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Mathematician Michael Atiyah Claims a Simple Proof for Riemann Hypothesis

Penelitian - British mathematician Michael Atiyah claims that he has a "simple proof" for the Riemann hypothesis, which has been one of the greatest challenges in math since German mathematician Bernhard Riemann brought it out in 1859.

According to a tweet posted by the Heidelberg Laureate Forum, a networking event for mathematicians and computer scientists from all the world, the British-Lebanese mathematician will address the forum on Sept. 24 and show the world his proof of the hypothesis.

Penelitian Mathematician Michael Atiyah Claims a Simple Proof for Riemann Hypothesis

"Will he (be) presenting a proof of the Riemann Hypothesis? Yes, that is what his abstract says," read the tweet.

The Riemann hypothesis is modern math's holy grail. Although it is almost incomprehensible for people without intensive math training, it describes the distribution of prime numbers among positive integers.

Prime numbers, very simple by definition, are the building blocks of modern mathematics, especially number theory. Achievements in prime number theory have been widely applied to computer sciences and telecommunications.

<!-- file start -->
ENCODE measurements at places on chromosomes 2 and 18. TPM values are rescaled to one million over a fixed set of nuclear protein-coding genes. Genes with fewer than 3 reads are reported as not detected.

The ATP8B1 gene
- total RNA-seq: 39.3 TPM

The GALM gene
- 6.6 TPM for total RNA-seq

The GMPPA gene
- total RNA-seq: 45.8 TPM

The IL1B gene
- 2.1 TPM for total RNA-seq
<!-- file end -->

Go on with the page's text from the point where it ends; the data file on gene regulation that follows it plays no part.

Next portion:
But prime numbers are also mysterious and inexplicable: in what pattern does a prime number emerge in the line of positive integers has remained elusive to generations of mathematicians.

Riemann proposed a theory that can, in a way, shed light on that mystery. But he couldn't prove it. Neither could all the brilliant minds that came after.

In 2000, the Clay Mathematical Institute announced the Millennium Prize Problems: seven of the most difficult problems still eluding mathematicians at the turn of the millennium. These problems were so important that solving any one would win a mathematician 1 million U.S. dollars.

Also because the Riemann hypothesis is so difficult, many mathematicians have decided to go ahead with their research and have developed over 1,000 theorems based the assumption that the hypothesis is correct. So if it is proven, it will be a huge relief to many.

Atiyah, 79 years old, is considered as one of the greatest living mathematicians and has won almost all possible prizes in mathematics. Now the entire community of science is holding its breath for Atiyah to present his proof and to see whether it holds. If it does, it will be the greatest achievement in mathematics in decades.

Comments

  1. Small correction: Atiyah is ten years older than stated above, at 89 years old.

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